Wily bosses both try to play the underdog


When two counties meet in an All-Ireland semi-final, with both having already lost in the championship and then returned to beat their provincial conquerors, who should go in as favourites?

John O'Mahony and Eamonn Coleman both had the answer when they met yesterday in the Bank of Ireland headquarters in Dublin. O'Mahony reckoned Derry must be an "exceptional team" to come this far after the tighter schedule in the qualifying rounds. So they must be favourites.

Coleman countered that Galway were far more experienced, and furthermore, his young team had not come up against such a quality side on their road to the semi-final. So began the exchange of compliments, as both managers attempted to pass on the favourites's mantle going into Sunday's meeting at Croke Park.

"I am surprised that we have come this far with such a young Derry team," said Coleman. "But then we always expected to get to Croke Park because that is what we set out to do at the start of the season.

"It took us a few games to get it together, and we were devastated after the Tyrone defeat. It took a while to regroup after that, and we brought in those couple of new players we had been looking for all year. There are four Bellaghy players in the squad now and that's one thing that made a big difference."

O'Mahony also found himself trying to lift a team after their more surprising loss to Roscommon at the start of the summer: "Well, the immediate feeling afterwards was we didn't want to know about any back door. I said it before that the new system was going to take some getting used to and it has repercussions for everyone.

"Usually when a county loses a game like that there is devastation for the players and the management and everyone in the county. We were lucky in that we had a month before our first qualifier game against Wicklow. The way that game went helped us build up again gradually from there, but Derry had only six days to get back after losing, so they must be an exceptional team to be here at this stage."

Coleman quickly struck back. It may have been an easier draw but sure he fixed it that way. "Well that was arranged, you know. We got Antrim in Casement Park and then we got Laois, but of course you don't know if Laois is ever an easy game. And we were delighted we weren't drawn against Galway, because we were waiting until we got them at Croke Park."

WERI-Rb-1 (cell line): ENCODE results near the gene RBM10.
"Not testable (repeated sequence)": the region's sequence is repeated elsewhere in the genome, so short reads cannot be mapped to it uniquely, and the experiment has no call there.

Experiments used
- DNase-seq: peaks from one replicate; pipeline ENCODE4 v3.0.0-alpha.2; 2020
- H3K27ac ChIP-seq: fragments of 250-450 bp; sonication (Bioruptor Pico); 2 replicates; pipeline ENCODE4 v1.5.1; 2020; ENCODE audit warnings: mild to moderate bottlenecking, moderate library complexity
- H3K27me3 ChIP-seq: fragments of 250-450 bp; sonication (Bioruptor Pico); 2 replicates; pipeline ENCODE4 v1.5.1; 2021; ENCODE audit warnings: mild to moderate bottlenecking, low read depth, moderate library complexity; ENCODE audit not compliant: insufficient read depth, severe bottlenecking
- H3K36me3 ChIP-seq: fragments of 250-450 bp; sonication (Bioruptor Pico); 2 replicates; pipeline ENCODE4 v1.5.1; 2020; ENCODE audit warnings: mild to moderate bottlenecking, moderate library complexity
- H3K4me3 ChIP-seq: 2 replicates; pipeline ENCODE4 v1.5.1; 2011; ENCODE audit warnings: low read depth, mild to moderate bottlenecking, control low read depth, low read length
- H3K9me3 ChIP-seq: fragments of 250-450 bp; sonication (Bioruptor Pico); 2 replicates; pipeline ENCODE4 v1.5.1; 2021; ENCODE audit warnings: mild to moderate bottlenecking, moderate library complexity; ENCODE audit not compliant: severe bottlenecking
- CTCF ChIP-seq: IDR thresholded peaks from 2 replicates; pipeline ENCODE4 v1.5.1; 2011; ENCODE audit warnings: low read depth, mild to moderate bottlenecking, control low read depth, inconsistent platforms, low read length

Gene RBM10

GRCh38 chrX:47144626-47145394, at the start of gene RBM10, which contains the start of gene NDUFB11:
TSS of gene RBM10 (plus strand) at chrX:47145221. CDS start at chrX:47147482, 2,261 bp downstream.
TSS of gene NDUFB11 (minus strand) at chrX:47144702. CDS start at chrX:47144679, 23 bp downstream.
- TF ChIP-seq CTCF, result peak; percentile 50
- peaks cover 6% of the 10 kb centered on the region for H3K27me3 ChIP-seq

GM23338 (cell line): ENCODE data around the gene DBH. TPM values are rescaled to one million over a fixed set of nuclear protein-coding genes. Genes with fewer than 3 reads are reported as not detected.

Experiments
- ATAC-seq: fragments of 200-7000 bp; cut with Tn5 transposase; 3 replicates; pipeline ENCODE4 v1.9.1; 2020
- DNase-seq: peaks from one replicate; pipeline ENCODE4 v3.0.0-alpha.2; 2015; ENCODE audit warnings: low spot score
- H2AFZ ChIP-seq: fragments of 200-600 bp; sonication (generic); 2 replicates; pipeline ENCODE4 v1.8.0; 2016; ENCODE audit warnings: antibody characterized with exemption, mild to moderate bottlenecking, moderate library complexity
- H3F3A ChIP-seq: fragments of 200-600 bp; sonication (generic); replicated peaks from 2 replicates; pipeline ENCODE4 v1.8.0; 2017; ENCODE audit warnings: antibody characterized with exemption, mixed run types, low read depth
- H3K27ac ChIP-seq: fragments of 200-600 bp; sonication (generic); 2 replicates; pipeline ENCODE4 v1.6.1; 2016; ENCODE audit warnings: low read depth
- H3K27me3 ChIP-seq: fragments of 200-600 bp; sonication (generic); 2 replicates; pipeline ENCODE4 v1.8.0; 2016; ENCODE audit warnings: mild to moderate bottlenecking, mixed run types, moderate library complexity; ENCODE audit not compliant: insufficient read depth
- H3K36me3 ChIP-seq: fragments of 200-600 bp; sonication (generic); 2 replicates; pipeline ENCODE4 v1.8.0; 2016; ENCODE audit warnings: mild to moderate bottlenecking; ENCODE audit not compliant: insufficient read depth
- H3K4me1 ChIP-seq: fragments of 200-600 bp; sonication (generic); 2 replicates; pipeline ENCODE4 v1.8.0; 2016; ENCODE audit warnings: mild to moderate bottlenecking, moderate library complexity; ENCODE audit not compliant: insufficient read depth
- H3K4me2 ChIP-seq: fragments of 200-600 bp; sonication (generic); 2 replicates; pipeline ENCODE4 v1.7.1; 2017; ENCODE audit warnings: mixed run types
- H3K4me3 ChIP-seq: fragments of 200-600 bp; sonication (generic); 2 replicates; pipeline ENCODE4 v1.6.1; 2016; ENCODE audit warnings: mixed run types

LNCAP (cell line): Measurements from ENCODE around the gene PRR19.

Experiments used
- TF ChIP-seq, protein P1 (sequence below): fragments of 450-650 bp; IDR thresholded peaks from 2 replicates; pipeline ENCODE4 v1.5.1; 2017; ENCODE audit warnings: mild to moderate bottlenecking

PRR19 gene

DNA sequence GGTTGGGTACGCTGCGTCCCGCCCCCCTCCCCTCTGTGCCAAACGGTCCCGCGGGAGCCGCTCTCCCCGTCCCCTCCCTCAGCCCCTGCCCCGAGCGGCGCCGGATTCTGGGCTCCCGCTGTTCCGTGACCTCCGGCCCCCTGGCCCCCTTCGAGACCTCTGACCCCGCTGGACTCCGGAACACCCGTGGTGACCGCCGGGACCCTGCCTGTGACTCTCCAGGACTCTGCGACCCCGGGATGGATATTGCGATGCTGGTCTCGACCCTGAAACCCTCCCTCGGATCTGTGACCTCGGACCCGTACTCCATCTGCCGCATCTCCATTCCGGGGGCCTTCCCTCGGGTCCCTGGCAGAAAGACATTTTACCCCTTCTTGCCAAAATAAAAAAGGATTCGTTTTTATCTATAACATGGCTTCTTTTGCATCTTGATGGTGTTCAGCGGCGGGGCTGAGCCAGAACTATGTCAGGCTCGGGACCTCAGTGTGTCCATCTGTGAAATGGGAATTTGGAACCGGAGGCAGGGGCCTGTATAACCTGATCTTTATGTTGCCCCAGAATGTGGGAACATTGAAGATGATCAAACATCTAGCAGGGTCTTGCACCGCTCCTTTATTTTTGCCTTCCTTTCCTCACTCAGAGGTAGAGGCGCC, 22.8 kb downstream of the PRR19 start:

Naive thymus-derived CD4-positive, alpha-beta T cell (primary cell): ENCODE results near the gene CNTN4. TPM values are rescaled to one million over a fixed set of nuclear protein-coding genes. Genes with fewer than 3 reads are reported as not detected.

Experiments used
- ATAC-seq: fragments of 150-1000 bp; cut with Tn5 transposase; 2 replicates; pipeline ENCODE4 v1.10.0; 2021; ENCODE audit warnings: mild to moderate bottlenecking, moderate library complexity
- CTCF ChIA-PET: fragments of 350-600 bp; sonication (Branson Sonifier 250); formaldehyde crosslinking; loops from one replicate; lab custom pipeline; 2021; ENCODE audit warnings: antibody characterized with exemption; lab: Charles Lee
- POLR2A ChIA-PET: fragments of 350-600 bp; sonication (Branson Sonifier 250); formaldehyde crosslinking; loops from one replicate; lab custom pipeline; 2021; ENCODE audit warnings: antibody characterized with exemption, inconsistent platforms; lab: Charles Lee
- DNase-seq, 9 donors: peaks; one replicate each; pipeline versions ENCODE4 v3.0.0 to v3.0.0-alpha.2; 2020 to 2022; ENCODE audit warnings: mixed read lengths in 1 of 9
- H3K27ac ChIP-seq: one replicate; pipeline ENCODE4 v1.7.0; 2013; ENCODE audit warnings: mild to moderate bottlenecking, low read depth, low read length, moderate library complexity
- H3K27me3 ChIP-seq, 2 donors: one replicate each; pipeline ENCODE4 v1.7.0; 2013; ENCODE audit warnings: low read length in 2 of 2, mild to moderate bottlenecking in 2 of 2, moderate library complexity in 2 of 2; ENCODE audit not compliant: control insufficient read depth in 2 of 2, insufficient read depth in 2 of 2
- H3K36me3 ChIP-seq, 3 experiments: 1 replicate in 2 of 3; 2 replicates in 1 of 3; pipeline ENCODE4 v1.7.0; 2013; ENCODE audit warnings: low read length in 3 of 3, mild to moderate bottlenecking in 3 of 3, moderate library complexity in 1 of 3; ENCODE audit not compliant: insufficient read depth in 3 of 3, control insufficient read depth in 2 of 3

Derry may have taken the quieter route, but O'Mahony feels his side have yet to hit full volume: "From our point of view we feel we have come quietly as well. We may have more attention for the last few years but you look at Dublin and Kerry in recent times and they got a lot of focus.

"I think we have got a lot of criticism for some of our performances, and we feel we have our feet on the ground. It is a chastening experience to lose in the championship and I don't think we are running away with any ideas. But no matter how much myself or Eamonn try to push the favourite's tag on each other, I think both teams are going in with an even chance of winning."

Both teams do find their results often hinging on key players, in Derry's case it's Anthony Tohill: "That may be true but this year we have a few more players who are fit to take the mantle up from Anthony Tohill," said Coleman. "He had a quiet enough game the last day and we still managed to dominate around the middle of the field so I don't think there is as much pressure on him as a couple of years ago.

"And you can't yet compare this team to that of 1993 because they haven't won anything yet. They are a good young team but they'll find out just how good they are when they come up against Galway, a more experienced team by far. It's their third semi-final in four years so they know what they are about. We have a lot of players on our team that have never played in Croke Park before."

Galway also have the reputation of turning a game on the basis of individuals but O'Mahony felt that some of those opinions may be somewhat off the mark. "The perception might be that we are the same team that played in 1998 or even last year. But if you examine the team that went out against Roscommon the last day you'll find there is only around nine of the team who played against Kerry last year.

"But it's the team aspect of every team that's important. That takes a bit of changing about because on different days different guys will do it. If you take everything that has been said about this Galway team, you'll find that we've been called lots of things. That we gave away All-Irelands and that we're not consistent, but they're saying we're in with another chance and that Derry are underdogs. So which opinion do you take?

"We do still have a lot to prove as a team and I didn't say on the June 3rd there was any positives in losing to Roscommon, but I certainly do now. We won against Armagh by playing for maybe 40 minutes and against Cork by playing for maybe 30 but you won't win against Derry playing like that."

That leaves the final point with Derry. Have they yet played to their full potential, or will Sunday reveal more about the younger side that Coleman has brought to the All-Ireland stage? "Well it's hard to know. We did play poorly at the start but from the Cavan game we did start improving. We haven't come up against a top-class, experienced team like Galway yet and whether this team is too young or not, well we will have to wait and see on Sunday.

"There is new excitement because we have come this far without the Henry Downeys and without the Enda Gormleys. People in Derry are excited now that this is a new team, and something different from what they saw in the past."